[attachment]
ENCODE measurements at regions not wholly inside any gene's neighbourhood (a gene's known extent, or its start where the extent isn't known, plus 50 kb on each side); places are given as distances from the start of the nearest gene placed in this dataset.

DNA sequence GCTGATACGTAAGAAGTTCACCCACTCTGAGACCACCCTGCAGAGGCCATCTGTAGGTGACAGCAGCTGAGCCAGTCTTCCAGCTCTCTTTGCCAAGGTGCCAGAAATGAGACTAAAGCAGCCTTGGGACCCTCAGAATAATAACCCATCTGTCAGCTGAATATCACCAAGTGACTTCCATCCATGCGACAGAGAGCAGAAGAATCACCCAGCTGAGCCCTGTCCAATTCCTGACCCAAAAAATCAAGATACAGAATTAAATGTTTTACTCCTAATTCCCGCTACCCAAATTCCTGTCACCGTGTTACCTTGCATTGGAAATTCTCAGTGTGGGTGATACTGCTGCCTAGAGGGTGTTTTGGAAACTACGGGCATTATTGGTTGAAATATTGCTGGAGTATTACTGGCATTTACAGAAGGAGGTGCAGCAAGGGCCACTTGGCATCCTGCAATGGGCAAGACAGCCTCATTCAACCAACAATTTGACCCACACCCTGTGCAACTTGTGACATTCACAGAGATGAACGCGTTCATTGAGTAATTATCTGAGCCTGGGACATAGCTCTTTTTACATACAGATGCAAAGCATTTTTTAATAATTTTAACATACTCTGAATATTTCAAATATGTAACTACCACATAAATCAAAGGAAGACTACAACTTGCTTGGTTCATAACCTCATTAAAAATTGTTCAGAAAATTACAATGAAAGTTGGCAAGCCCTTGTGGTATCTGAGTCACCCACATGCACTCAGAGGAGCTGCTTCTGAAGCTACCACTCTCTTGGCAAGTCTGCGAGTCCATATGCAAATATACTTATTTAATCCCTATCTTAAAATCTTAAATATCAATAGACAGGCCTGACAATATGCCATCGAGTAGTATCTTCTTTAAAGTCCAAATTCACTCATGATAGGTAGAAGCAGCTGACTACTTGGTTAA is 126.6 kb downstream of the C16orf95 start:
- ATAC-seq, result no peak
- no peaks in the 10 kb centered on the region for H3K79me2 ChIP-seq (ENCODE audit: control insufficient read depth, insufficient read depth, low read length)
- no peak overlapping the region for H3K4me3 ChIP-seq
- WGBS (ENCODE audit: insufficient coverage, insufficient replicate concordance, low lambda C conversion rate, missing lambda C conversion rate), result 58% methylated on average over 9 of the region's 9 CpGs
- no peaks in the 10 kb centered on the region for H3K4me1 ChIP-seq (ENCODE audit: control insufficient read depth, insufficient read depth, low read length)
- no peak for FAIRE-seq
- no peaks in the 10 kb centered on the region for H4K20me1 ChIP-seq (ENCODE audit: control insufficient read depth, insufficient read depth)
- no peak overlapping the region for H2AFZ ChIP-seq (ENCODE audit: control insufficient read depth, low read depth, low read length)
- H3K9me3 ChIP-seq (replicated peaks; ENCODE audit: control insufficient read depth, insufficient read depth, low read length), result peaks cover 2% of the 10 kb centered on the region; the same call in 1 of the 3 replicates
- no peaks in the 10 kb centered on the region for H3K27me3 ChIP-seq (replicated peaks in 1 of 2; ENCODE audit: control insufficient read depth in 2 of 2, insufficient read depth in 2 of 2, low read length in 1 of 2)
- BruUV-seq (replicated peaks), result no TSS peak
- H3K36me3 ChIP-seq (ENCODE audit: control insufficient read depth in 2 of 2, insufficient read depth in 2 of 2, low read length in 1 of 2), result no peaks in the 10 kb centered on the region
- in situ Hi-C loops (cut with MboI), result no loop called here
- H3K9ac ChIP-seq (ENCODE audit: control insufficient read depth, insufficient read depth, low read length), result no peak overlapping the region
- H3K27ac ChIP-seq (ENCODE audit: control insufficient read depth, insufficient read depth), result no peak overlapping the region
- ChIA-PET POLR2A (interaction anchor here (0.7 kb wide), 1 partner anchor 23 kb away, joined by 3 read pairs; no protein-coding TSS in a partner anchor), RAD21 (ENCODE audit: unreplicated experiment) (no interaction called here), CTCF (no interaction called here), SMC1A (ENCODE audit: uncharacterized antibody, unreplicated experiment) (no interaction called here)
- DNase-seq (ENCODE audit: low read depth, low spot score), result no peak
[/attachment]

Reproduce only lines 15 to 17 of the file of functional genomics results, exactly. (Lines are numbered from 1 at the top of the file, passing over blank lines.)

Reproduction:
- in situ Hi-C loops (cut with MboI), result no loop called here
- H3K9ac ChIP-seq (ENCODE audit: control insufficient read depth, insufficient read depth, low read length), result no peak overlapping the region
- H3K27ac ChIP-seq (ENCODE audit: control insufficient read depth, insufficient read depth), result no peak overlapping the region